Optometric Management Tip # 449   -   Wednesday, September 22, 2010
Even if you don't do low vision…

Most of the eye care providers I know do not provide low vision care.  I think it's an excellent specialty that an optometrist could easily add to his or her primary care practice, but even if that does not interest you, make sure your office is equipped to treat patients who do not have corrected visual acuity in the normal range.  You may not call them low vision patients; to you they may be AMD patients or diabetic retinopathy patients, but the result is the same.  We all have plenty of patients whose best corrected visual acuity in the better seeing eye is 20/40 or worse.  These patients deserve the best eye care possible and a few inexpensive items will help you provide that.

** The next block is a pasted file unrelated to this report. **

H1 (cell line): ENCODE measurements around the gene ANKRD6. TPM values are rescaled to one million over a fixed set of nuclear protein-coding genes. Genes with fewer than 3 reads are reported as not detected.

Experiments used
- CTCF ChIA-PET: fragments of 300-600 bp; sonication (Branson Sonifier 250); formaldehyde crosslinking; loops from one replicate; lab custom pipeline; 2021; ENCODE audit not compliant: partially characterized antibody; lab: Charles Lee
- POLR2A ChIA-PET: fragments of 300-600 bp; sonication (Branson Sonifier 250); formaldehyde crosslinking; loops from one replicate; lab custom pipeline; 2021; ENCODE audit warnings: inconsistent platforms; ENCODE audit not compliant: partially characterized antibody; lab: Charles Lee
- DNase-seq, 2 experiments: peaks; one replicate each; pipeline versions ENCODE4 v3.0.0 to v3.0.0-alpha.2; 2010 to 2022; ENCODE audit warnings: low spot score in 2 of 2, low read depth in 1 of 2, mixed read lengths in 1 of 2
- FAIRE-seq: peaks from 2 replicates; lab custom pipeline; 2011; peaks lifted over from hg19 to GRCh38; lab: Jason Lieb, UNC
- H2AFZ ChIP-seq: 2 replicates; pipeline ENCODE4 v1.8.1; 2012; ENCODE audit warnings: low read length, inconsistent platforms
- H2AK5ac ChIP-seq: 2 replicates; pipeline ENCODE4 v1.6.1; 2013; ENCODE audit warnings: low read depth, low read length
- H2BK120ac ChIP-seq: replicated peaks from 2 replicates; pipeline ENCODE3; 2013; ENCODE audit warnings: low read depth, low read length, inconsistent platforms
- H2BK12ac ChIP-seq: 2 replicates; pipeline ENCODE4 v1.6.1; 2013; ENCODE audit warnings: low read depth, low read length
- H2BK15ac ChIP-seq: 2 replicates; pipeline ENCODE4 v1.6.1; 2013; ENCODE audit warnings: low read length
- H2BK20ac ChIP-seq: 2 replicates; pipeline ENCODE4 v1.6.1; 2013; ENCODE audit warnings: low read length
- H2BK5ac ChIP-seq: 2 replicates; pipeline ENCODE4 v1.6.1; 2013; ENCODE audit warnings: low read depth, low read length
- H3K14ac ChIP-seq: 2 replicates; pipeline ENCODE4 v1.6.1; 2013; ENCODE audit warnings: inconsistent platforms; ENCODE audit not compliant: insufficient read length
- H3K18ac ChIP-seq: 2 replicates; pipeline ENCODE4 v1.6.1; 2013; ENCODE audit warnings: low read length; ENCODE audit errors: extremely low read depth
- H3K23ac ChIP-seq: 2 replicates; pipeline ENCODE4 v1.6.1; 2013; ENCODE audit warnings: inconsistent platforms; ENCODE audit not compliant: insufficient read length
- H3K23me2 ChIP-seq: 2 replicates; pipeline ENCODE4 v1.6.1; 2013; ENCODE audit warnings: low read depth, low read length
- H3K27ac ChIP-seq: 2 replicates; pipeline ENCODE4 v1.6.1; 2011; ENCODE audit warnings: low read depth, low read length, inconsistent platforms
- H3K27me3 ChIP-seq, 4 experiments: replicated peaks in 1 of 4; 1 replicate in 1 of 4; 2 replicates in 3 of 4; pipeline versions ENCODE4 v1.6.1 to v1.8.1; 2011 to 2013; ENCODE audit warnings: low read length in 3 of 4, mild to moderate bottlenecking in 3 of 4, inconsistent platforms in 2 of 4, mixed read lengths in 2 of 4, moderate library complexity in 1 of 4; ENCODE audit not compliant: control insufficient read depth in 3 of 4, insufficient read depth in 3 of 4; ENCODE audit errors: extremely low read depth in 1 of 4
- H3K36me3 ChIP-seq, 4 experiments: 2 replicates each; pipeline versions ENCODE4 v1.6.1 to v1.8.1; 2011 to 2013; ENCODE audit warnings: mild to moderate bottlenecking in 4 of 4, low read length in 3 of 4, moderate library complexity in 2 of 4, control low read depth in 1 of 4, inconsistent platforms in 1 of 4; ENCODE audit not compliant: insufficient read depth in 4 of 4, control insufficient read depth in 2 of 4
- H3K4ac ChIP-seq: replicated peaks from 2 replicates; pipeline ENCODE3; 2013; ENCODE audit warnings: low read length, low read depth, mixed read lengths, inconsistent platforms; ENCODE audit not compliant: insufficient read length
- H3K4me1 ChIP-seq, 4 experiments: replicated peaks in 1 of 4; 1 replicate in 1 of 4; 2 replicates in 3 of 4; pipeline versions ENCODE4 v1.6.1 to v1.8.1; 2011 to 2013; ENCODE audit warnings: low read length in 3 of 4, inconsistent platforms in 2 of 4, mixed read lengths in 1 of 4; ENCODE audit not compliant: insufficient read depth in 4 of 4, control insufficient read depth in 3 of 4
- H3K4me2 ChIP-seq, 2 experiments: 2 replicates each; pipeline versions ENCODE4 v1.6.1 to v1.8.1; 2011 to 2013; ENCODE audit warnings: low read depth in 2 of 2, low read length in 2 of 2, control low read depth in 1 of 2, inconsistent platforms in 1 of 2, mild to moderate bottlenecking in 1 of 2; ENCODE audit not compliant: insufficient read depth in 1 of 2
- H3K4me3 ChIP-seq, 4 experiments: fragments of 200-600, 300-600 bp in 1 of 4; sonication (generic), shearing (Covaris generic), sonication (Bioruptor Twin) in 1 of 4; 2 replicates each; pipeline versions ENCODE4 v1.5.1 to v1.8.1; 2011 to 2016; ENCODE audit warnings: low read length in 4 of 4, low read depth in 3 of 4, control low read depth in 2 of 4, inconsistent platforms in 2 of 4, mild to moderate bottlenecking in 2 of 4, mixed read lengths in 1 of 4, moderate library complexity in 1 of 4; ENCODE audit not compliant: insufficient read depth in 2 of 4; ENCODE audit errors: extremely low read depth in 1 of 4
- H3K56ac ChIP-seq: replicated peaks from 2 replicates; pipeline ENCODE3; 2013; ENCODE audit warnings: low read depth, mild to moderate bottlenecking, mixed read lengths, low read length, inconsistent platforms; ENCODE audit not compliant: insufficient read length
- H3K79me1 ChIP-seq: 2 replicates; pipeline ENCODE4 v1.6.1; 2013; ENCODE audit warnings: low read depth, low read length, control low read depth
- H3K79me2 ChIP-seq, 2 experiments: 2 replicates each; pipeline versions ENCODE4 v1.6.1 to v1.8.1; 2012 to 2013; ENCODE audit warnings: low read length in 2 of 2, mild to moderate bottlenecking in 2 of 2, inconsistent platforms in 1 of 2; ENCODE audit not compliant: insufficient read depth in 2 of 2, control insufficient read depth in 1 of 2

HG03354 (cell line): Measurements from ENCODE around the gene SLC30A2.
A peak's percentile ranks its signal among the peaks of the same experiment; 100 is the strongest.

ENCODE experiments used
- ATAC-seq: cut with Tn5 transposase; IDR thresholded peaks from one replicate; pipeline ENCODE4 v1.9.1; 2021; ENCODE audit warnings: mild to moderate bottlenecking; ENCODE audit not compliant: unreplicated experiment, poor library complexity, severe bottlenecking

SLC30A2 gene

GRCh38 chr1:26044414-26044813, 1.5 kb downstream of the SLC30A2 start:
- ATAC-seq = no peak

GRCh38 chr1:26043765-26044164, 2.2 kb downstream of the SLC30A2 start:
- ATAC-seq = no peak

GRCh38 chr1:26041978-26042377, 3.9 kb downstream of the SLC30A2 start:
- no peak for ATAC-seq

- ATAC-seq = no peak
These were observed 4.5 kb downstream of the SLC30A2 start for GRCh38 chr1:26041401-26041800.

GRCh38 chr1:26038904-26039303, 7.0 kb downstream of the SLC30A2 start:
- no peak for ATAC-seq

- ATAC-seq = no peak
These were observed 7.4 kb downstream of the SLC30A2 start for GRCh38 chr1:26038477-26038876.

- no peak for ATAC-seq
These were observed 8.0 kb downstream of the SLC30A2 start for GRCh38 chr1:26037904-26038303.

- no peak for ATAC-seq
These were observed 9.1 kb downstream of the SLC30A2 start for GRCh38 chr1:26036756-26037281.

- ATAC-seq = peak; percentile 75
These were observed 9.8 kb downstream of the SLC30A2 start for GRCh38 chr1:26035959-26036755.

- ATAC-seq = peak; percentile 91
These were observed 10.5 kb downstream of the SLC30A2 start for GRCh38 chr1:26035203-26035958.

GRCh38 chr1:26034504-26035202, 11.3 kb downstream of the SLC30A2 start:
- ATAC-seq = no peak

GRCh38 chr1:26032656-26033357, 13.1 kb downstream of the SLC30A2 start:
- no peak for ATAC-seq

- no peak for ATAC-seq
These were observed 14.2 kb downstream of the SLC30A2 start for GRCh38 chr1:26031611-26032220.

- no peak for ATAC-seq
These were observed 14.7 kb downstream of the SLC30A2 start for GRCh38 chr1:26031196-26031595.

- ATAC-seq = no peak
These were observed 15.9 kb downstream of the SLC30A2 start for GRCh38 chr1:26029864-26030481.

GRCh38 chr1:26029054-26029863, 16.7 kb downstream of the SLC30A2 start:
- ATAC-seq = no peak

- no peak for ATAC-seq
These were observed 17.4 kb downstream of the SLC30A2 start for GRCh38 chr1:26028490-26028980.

A (non) low vision checklist
Here are a few items I highly recommend for all practices that will help you provide better care for patients with visual disabilities.  Check to see if you have them and consider how you handle each need.

Counseling
Counseling a low vision patient can be just as important as prescribing a device.  Here are few common bits of advice:

Referrals to another optometrist
Finally, don't make the mistake of telling your low vision patients that nothing can be done and don't stop with the basic care I've outlined above.  Get to know an optometric low vision specialist in your area and make a professional referral when indicated.


Best wishes for continued success,

Neil B. Gailmard, OD, MBA, FAAO
Chief Optometric Editor, Optometric Management